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  1. Horatio Seymour
    the democratic candidate who didn't accept a redemtion-of-greenbacks-for-maximum-value plateform, and thus doomed his party
  2. Jim Fisk and Jay Gould
    In 1869, the pair concocted a plot to corner the gold market that would only work if the treasury stopped selling gold, so they worked on President Grant directly and through his brother-in-law, but thier plan failed with the treasury sold gold
  3. Tweed ring
    (AKA, "Tammany Hall") of NYC headed by "Boss" Tweed, employed bribery, graft, and fake elections to cheat the city of as much as $200 million
  4. Samuel J. Tilden
    gained fam by leading the prosecution of Tweed, and he would later use this fame to become the Democratic nominee in the presidential election of 1876
  5. Thomas Nast
    political cartoonist, constantly drew against Tammany's corruption
  6. The Credit Mobilier
    a railroad contruction company that paid itself huge sums of money for small railroad contruction, tarred Grant
  7. William Belknap
    In 1876 this Secretary of War William Belknap was shown to have pocketed some $24,000 by selling junk to Indians
  8. Horace Greeley
    reformers organized the Liberal Republican Party and nominated the dogmatic _________
  9. Amnesty Act
    in 1872, the Republican Congress passed this general act that removed polital disabilities from all but some 500 former Confederate leaders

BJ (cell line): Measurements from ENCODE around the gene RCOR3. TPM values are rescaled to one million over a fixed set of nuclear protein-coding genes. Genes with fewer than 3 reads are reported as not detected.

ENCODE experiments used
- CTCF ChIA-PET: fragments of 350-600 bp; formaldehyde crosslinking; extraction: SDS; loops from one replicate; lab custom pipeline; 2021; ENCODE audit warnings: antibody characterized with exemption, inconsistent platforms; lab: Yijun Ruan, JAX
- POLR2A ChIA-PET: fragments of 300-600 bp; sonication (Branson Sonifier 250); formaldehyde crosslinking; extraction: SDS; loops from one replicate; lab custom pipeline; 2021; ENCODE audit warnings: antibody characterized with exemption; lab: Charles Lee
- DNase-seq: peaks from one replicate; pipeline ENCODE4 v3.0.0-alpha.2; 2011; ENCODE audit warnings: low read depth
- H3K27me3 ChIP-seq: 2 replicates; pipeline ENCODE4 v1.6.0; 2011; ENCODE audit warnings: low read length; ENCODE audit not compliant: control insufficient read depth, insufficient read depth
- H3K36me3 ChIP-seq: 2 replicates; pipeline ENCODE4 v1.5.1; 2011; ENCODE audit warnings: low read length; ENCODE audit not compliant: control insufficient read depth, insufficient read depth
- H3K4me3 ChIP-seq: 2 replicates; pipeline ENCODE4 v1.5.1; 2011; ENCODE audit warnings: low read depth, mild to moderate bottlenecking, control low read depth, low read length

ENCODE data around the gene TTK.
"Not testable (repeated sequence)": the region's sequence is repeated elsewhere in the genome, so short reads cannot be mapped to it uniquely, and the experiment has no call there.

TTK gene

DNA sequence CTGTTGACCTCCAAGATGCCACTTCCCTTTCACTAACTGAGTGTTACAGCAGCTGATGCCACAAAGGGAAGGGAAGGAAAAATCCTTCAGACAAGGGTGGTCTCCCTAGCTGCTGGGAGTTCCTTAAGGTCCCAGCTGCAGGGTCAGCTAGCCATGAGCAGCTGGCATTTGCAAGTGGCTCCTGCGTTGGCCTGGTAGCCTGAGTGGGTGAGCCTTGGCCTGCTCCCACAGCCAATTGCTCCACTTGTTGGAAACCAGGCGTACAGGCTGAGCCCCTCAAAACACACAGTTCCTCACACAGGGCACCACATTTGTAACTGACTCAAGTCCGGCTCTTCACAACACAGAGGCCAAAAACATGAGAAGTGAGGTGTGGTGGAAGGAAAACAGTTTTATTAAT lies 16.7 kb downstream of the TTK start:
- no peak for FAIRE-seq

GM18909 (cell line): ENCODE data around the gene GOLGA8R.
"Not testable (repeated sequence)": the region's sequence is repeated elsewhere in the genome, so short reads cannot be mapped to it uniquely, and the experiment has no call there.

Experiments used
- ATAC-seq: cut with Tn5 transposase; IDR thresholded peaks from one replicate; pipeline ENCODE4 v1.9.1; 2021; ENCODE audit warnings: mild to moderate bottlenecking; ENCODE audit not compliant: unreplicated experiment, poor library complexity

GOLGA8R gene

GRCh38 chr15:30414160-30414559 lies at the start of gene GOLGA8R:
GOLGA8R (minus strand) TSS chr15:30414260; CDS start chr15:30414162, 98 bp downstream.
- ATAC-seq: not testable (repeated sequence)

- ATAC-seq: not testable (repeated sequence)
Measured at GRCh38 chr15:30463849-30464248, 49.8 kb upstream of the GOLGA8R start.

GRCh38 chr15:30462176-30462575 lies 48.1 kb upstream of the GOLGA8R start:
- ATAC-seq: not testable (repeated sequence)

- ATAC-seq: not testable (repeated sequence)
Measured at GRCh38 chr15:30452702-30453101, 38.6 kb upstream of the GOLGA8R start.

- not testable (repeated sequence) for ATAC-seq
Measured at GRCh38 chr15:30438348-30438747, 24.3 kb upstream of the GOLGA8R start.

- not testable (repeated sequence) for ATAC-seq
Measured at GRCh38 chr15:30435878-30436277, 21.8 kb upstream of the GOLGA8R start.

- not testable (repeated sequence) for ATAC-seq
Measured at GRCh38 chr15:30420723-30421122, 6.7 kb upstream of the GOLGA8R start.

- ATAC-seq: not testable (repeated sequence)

10. Panic of 1873
    • In 1873, this paralyzing panic broke out, caused by too many railroads and factories being formed than existing markets could bear and the over-loaning by banks to those projects
    • Over speculation
    • Too-easy credit
  11. What started the Panic of 1873
    It first started with the failure of the New York banking firm Jay Cook & Company, which was headed by the rich Jay Cooke, a financier of the Civil War
  12. "Cheap Money" supporters
    wanted greenbacks to be printed in mass again, to create inflation
  13. Resumption Act of 1875
    pledged the government to further withdraw greenbacks and made all further redemption of paper money in gold at face value, starting 1879
  14. Bland-Allison Act
    In 1878, this act instructed the Treasury to buy and coin between $2 million anf $4 million worth of silver bullion each month.
  15. Greenback Labor Party
    The republican hard-money policy, unfortunatly for it, led to the election of a Democratic House of Representatives in1874 and spawned the this party in 1878
  16. Grand Army of Republic (G.A.R.)
    an organization made up of former Union veterans
  17. Charecteristics of Rupublicans in the Gilded Age
    • traced their lineage to Puritanism
    • had strong votes in the north and the west and from G.A.R.
  18. Characteristics of Democrates in the Gilded Age
    • were more like Lutherans and Roman Catholics
    • had strong support in the South
  19. Roscoe Conkling, James G. Blaine
    In the 1870s and the 1880s, Republican infighting was lead by rivals Conkling(Stalwarts) and Blaine(Half-Breeds), who bickered and deadlocked their party
  20. Election of 1876
    • Rupublicans nominated Rutherford B. Hayes, while Democrates ran Samuel Tilden
    • Election was very close with Tilden getting 184 votes out of a needed 185 in the electoral college